Published Aug 15, 2016Over the weekend, Seth Rogen and Evan Goldberg made a ton of money from their R-rated cartoon flick Sausage Party. The movie has been praised for its animation as much as its humour, but now allegations of bad working conditions have surfaced.
Sausage Party was directed by Greg Tiernan and Conrad Vernon at the new Vancouver animation company Nitrogen Studios. The pair were recently interviewed for Cartoon Brew, and everything went well until a number of alleged former animators claimed they were mistreated by the studio.
According to the anonymous commenters (who claim they were leaving their names out of it so they could continue to work in Vancouver's animation industry), Nitrogen allegedly forced employees to work unpaid overtime in order to meet their tight budget.
Worse than that, the employees who left the film before it was complete reportedly had their credits deleted from the final cut of the film. A number of animators claim they worked on the Sausage Party trailer and have yet to be credited anywhere.
Read the relevant comments below.
The production cost were kept low because Greg would demand people work overtime for free. If you wouldn't work late for free your work would be assigned to someone who would stay late or come in on the weekend. Some artist were even threatened with termination for not staying late to hit a deadline.
The animation department signed a petition for better treatment and paid overtime. When the letter got to Annapurna they stepped in and saw that artist were payed and fed when overtime was needed.
Over 30 animators left during the coarse of the production due to the stress and expectations. Most of them left before the paid overtime was implemented. This was met with animosity and was taken as a personal insult to the owners. Their names were omitted from the final credits despite working for over a year on this film.
Almost half the animation team was not credited. The team believed in this film and poured their hearts and souls into it. Despite this, more than half of it was not credited. You can see the full team on IMDB, which contains 83 people (and I am certain there are some missing). The film's credits, however, contains 47.
This was Nitrogen Studio's first animated feature and no pipeline had been set up. It was an extremely rocky production. The studio management had little knowledge on how to proceed and the film could not have been made without the hard work of experienced artists. The production went over a year of what was originally projected due to poor organization. The team had to fight for fair compensation and a lot of the artists needed to quit due to unfair practices and poor management. The studio had lost such a massive portion of the team by the end of the production (more than half) that they had to resort to hire recent animation graduates to finish the film. What we currently see in the credits are the students as well as animators who have stayed until the end of the production, and a couple who have left the production. Most of the animators who are not credited have been on the show for more than a year and a half, which is most of the production time. These are the people who have worked hard to set the style of the show and have their work used as promotion for the film. Nitrogen has been trying hard to hide this from the producers so I doubt that Seth Rogen even knows this. I hope that this can help get the word out.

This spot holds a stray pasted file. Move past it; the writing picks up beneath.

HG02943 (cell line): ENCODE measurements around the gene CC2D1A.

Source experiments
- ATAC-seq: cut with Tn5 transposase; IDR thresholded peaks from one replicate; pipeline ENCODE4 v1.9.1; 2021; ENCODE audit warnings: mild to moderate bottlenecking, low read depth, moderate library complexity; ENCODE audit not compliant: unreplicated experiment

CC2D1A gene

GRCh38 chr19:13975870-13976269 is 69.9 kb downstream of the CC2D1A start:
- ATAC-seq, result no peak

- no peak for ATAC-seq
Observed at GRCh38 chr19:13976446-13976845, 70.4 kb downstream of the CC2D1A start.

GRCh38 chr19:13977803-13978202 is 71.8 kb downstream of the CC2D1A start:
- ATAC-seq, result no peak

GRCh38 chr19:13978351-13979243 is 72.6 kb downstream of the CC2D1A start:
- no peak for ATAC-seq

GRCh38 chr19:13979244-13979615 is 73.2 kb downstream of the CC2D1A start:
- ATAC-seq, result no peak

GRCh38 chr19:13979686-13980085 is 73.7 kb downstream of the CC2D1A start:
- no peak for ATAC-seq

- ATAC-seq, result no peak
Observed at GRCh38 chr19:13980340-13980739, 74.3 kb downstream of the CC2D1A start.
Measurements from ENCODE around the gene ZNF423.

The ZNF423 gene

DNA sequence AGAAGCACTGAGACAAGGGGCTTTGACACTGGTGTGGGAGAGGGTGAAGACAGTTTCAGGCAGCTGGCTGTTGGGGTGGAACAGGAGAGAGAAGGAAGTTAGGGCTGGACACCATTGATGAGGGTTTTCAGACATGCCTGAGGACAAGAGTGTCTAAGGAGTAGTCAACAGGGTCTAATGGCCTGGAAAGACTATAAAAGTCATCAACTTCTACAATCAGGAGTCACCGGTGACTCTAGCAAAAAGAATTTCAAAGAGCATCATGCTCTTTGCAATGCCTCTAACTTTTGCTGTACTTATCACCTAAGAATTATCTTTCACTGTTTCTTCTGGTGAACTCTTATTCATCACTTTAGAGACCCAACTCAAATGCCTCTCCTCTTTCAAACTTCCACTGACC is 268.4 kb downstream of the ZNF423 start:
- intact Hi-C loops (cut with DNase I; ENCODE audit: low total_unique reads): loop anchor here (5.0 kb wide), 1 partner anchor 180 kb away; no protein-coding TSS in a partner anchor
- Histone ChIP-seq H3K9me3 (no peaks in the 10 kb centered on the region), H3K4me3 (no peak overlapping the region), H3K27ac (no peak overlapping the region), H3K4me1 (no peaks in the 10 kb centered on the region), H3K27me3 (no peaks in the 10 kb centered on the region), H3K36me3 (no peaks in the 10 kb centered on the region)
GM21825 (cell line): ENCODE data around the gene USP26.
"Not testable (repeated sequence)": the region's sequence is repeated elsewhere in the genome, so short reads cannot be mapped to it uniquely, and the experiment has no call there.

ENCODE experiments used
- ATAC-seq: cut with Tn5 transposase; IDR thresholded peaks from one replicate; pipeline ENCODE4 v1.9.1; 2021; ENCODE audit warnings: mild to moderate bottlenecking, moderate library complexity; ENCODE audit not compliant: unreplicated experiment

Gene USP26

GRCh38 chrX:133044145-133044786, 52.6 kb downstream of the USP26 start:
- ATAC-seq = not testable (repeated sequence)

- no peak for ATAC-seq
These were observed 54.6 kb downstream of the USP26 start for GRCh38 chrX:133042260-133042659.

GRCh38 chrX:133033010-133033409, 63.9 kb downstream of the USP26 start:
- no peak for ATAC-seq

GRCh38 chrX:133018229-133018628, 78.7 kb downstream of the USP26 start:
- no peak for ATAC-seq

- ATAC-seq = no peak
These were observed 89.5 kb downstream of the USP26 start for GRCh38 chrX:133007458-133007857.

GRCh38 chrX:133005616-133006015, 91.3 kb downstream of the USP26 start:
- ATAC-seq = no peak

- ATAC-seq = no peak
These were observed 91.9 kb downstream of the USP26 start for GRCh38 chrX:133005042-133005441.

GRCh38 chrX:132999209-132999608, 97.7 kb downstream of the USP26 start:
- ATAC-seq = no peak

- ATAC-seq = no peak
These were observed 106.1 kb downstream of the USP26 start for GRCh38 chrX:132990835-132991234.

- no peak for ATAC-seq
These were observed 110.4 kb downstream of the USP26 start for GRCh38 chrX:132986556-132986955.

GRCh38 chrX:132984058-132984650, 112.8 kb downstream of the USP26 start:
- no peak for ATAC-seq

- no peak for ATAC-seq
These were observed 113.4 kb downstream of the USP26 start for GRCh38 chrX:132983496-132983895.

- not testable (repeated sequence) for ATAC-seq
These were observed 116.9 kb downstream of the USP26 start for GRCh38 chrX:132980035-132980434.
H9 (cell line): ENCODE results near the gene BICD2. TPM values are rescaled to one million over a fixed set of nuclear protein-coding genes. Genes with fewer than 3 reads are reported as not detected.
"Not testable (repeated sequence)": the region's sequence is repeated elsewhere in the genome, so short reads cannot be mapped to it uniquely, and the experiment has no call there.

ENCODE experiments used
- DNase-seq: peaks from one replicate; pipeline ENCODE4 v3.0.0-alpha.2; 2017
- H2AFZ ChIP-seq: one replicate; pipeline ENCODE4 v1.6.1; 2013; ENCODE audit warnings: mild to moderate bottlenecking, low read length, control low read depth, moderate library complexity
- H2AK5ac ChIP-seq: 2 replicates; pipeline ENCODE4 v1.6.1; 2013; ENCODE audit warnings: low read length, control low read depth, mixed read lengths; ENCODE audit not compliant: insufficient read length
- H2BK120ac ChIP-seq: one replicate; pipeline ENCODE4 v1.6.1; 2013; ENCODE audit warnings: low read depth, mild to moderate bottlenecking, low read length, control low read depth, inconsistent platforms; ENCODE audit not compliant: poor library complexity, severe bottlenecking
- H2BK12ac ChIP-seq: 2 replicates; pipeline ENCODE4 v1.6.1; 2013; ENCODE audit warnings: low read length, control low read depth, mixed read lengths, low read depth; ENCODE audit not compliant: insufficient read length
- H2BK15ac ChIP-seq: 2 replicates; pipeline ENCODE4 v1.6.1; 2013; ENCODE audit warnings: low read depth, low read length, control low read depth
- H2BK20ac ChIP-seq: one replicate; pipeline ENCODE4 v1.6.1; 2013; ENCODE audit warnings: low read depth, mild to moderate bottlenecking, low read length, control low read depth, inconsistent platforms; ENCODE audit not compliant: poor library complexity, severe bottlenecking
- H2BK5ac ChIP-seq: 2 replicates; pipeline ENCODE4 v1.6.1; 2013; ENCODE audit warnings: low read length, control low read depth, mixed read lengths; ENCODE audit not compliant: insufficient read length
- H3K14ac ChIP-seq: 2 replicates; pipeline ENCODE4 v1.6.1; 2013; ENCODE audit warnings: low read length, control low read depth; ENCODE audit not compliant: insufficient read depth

I worked as an animator in Nitrogen studios on the Sausage party, all of my shots are in the trailer and I didn't get the screen credit. It was a really stressful atmosphere over there, most of the core team who shaped the animation style and the character's body language, didn't get the screen credit. It was the final stab on the back of the animators, poor foot soldiers of every project!
This was my first job on a feature film, after watching it the other day I was very impressed how everything came together and how good it looked. Feeling super proud to be a part of this groundbreaking project.
The awe & excitment quickly turned sour after the credits had rolled with my name not showing up. I was on the animation team for just over a year, at the start of production, but had to seek employment elsewhere due to visa issues. Through emails towards the end of my contract, I felt I left on good terms with the studio.
The people I worked with at Nitrogen were incredible. Some of the most friendly and down to earth folk I have ever met. It's a massive shame we weren't credited for all the hard work we put into this movie. I honestly can't understand the angle Nitrogen was going for and why you'd want to burn bridges with all this great talent after your first feature.
Wow, I see so many points they've made that I was going to mention.
Literally, there're no exaggeration in these comments above. All of the comments are truth or maybe rather written too lightly.
I personally know & witnessed many other incidents during the production; such as an "Open Letter" to the clients, and how Greg threatened artists for it.
I cannot put more details because I'm scared of revealing my identity.. and *I really want to keep working in this industry*
Sickening how one can brag about production cost, when he was the one who demanded artists to work for free, otherwise get fired.
I would really appreciate if Cartoon Brew can investigate this further, to prevent more of sacrifices from talented artist in the future.
FACT: Most of the shots in Promotion Clips/Trailers were done by uncredited artists. Lame.
Very disheartening to experience company like Nitrogen, knowing these kind of corrupt still exists in 2016. No other companies, I've worked in Vancouver, have treated artists any close to this.